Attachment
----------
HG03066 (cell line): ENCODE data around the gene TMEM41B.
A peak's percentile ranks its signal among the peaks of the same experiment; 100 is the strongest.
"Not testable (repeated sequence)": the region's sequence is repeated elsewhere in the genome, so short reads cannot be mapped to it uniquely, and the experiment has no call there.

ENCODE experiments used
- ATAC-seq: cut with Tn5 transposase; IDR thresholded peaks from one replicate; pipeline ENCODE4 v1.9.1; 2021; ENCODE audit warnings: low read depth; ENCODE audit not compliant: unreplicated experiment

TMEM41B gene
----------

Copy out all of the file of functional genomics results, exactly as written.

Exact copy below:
HG03066 (cell line): ENCODE data around the gene TMEM41B.
A peak's percentile ranks its signal among the peaks of the same experiment; 100 is the strongest.
"Not testable (repeated sequence)": the region's sequence is repeated elsewhere in the genome, so short reads cannot be mapped to it uniquely, and the experiment has no call there.

ENCODE experiments used
- ATAC-seq: cut with Tn5 transposase; IDR thresholded peaks from one replicate; pipeline ENCODE4 v1.9.1; 2021; ENCODE audit warnings: low read depth; ENCODE audit not compliant: unreplicated experiment

TMEM41B gene